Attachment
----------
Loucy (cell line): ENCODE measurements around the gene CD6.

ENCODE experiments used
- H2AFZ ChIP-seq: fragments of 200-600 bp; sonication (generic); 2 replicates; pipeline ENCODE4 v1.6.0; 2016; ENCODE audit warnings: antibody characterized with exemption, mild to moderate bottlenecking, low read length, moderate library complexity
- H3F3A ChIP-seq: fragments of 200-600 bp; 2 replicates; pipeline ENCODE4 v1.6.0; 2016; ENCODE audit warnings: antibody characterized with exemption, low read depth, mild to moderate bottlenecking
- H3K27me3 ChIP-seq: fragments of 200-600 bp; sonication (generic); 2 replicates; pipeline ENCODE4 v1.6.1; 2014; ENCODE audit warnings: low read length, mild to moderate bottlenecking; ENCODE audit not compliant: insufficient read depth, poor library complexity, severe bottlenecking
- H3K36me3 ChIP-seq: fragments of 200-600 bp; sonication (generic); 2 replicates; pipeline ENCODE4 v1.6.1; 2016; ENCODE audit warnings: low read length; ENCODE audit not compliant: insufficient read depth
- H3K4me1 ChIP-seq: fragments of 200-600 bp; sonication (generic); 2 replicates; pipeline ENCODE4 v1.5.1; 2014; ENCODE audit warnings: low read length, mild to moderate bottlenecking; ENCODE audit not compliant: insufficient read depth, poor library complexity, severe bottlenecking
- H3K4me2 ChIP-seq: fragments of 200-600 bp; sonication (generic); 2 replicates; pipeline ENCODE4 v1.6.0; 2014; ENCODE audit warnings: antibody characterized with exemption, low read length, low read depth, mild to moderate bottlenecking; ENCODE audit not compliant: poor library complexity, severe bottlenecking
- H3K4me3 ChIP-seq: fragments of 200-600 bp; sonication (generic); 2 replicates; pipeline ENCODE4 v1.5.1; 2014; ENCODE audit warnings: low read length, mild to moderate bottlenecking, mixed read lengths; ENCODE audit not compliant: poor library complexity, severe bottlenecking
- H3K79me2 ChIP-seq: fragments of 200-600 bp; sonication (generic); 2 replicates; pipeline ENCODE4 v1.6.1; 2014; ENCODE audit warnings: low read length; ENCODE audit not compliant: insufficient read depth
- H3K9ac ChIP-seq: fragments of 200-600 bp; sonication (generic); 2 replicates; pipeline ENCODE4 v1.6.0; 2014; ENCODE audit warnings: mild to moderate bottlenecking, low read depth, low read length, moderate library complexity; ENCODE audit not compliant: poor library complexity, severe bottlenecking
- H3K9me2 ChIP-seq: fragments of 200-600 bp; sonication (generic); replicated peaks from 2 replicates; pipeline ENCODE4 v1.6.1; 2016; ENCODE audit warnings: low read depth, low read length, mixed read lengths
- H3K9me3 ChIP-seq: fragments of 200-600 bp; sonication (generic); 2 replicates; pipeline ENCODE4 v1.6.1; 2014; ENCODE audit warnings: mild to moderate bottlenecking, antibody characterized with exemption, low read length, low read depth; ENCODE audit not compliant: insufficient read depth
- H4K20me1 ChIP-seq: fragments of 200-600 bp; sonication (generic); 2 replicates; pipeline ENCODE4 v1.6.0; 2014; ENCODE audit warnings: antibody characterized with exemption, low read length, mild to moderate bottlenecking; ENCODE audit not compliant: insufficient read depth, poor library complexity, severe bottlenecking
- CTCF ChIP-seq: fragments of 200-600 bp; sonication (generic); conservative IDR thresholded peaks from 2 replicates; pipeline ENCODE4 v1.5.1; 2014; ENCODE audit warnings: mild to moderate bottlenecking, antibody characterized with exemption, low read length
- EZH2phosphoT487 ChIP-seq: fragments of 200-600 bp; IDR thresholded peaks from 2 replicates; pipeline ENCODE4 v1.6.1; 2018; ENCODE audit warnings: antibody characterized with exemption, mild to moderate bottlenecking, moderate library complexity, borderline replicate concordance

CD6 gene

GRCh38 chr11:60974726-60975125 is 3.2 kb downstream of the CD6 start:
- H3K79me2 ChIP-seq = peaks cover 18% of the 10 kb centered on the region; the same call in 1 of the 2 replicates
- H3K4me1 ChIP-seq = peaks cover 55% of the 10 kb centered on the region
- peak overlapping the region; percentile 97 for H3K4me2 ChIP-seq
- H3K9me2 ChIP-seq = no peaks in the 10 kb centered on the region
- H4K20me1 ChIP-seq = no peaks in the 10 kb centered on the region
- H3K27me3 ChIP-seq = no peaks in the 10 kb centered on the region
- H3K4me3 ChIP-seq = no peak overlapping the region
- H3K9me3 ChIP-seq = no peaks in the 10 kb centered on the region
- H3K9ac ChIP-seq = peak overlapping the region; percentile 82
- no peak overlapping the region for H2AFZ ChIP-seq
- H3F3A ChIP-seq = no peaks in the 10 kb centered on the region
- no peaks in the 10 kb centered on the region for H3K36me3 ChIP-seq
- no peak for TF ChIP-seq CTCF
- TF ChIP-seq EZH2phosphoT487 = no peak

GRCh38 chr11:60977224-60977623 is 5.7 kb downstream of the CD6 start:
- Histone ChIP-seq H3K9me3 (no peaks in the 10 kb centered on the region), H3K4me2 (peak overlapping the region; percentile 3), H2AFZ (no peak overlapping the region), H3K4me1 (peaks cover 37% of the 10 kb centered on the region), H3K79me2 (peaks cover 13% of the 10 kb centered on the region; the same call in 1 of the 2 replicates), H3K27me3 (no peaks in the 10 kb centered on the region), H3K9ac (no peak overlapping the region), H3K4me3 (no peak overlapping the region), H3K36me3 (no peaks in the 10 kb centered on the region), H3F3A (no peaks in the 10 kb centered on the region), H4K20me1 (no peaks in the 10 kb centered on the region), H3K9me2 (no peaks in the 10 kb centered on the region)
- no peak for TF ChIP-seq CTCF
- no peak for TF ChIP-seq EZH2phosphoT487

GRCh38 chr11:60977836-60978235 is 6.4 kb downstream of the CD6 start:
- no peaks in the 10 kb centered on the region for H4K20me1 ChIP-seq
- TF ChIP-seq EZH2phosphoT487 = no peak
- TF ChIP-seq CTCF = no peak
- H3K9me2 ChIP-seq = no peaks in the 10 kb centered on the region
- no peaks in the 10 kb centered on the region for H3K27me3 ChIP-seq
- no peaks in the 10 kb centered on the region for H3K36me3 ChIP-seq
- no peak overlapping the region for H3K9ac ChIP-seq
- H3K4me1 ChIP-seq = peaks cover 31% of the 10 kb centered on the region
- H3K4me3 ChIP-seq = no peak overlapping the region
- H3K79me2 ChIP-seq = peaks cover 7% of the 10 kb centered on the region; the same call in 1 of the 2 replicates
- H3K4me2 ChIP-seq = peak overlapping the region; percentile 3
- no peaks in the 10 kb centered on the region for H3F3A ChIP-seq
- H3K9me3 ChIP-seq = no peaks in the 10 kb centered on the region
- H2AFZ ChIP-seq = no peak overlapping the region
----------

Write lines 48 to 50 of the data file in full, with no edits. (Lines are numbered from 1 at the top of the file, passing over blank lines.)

- H3K4me2 ChIP-seq = peak overlapping the region; percentile 3
- no peaks in the 10 kb centered on the region for H3F3A ChIP-seq
- H3K9me3 ChIP-seq = no peaks in the 10 kb centered on the region